235 Bowery Street
New York City, US 10002
October 28, 2021 - January 23, 2022
The 2021 New Museum Triennial, “Soft Water Hard Stone,” brings together works from mediums by forty artists and collectives living and working in twenty-three countries. On view from October 28, 2021 to January 23, 2022, and now in its fifth installment, the exhibition is co-curated by Margot Norton, Allen and Lola Goldring Curator at the New Museum, and Jamillah James, the senior curator at the Institute of Contemporary Art, Los Angeles (ICA LA). It presents new and recent work by artists, the majority of whom are exhibiting in a U.S. museum for the first time.
The title of the 2021 Triennial, “Soft Water Hard Stone“, is taken from a Brazilian proverb, versions of which are found across cultures: Água mole em pedra dura, tanto bate até que fura (Soft water on hard stone hits until it bores a hole). The proverb can be said to have two meanings: if one persists long enough, the desired effect can eventually be achieved; and time can destroy even the most perceptibly solid materials. The title speaks to ideas of resilience and perseverance, and the impact that an insistent yet discrete gesture can have over time. It also provides a metaphor for resistance, as water—a constantly flowing and transient material—is capable of eventually dissolving stone—a substance associated with permanence, but also composed of tiny particles that can collapse under pressure. In this moment of profound change, where structures once thought to be stable are disintegrating or on the edge of collapse, the 2021 Triennial recognizes artists re-envisioning traditional models, materials, and techniques beyond established paradigms. Their works exalt states of transformation, calling attention to the malleability of structures, porous and unstable surfaces, and the fluid and adaptable qualities of both technological and organic mediums. Throughout the exhibition, artists address the regenerative capabilities of the natural world and our inseparable relationship to it, and grapple with entrenched legacies of colonialism, displacement, and violence. Their works look back at overlooked histories and artistic traditions, while at the same time look forward to the creative potential that might give dysfunctional or discarded remains new life. It is through their reconfigurations and reimaginings that we are reminded not only of our temporality but of our adaptability— fundamental characteristics we share, and which keep us human.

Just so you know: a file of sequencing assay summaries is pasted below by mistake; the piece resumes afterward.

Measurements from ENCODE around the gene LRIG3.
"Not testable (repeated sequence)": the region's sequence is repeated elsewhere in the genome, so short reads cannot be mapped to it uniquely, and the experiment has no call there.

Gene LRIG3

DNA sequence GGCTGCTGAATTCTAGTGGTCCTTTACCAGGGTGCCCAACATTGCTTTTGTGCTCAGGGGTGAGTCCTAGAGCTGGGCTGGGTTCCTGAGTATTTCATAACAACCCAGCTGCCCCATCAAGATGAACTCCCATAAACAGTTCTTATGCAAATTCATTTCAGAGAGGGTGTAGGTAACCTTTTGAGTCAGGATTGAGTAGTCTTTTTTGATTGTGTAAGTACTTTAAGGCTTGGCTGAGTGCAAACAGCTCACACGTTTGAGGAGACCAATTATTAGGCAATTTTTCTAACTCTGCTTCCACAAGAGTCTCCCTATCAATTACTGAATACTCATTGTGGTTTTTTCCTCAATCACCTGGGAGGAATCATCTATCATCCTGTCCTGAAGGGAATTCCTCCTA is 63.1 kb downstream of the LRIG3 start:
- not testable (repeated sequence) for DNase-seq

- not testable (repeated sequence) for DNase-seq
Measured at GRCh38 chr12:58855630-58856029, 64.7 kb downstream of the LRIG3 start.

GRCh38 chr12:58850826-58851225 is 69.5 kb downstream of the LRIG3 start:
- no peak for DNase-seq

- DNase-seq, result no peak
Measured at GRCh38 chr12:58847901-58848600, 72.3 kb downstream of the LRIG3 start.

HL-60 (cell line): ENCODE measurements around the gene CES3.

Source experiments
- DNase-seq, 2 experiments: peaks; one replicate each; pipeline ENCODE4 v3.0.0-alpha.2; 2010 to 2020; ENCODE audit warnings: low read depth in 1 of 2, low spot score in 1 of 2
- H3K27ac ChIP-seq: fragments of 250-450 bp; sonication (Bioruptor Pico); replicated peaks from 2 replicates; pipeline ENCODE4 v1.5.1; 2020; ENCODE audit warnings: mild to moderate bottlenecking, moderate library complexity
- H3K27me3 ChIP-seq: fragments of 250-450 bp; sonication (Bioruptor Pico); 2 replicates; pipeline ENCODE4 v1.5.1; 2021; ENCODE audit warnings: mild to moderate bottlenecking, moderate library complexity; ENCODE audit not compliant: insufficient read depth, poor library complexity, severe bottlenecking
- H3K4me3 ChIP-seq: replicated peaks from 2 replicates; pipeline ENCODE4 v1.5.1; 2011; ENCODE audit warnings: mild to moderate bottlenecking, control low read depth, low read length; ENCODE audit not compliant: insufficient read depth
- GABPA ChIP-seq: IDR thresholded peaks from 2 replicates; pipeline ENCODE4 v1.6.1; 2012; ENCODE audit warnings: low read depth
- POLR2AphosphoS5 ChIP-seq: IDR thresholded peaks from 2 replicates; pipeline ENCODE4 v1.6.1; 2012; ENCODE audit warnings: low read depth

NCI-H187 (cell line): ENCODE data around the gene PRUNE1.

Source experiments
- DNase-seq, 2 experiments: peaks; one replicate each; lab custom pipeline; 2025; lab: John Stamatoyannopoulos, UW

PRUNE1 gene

French-Tunisian artist Alex Ayed
French-Tunisian artist Alex Ayed will present a new body of sculptural works made specifically for the 2021 New Museum Triennial. Inspired by the exhibition’s title and theme, Ayed will present works that respond to the architecture of the New Museum, and experiment with material capabilities as their form changes throughout the duration of the show. The materials Ayed commonly uses, which range from found objects that he sources along his journeys, to sand, to Tunisian olive oil soap, are those that each come with rich histories, yet are not commonly used in a traditional art context, and point toward possibilities beyond those typically housed within the walls of the institution. As borders have been shut and travel has been limited due to the global pandemic this year, Ayed has turned much of his attention to researching modes of sea travel. The works Ayed will present in the 2021 Triennial will draw from this research, and the winds that make nautical travel unpredictable, yet cause boats to move faster in order to reach their destination. For Ayed, this metaphor of the wind speaks to our current moment of instability, which may cause chaos yet pushes us to realize necessary change.
French-Haitian artist Gaëlle Choisne
The work of the French-Haitian artist Gaëlle Choisne addresses many of the disorders that plague our society: from the climate crisis and the exploitation of natural resources, to the structural remains of colonialism. For the 2021 New Museum Triennial, Choisne will develop a new video and sculptural installation responding to the exhibition’s title and theme. As she often draws from Caribbean and European literary sources, her new work is inspired by Roland Barthes’ 1977 text “A Lover’s Discourse,” as well as Choisne’s ongoing research on systemic racism, violence, and surveillance. The installation incorporates found objects, some of which have been gathered by the artist for many years, as well as materials such as Plexiglas sheets often used for hygienic or safety purposes, and metallic objects made by the artist in a facility that manufactures weapons in the South of France. Choisne’s project will also incorporate architectural elements using mycelium and draws connections between a fungus-like bacteria that can grow in the stomach of dogs and elicit violent behavior in the animal, and propagating police brutality. In this work, Choisne expands from Roland Barthes’ quote “I am the one who waits”, to add: “I am the one who waits, for a new life, equal for everybody.”
ABOUT NEW MUSEUM
The New Museum is the only museum in New York City exclusively devoted to contemporary art. Founded in 1977, the New Museum is a center for exhibitions, information, and documentation about living artists from around the world. From its beginnings as a one-room office on Hudson Street to the inauguration of its first freestanding building on the Bowery designed by SANAA in 2007, the New Museum continues to be a place of experimentation and a hub of new art and new ideas.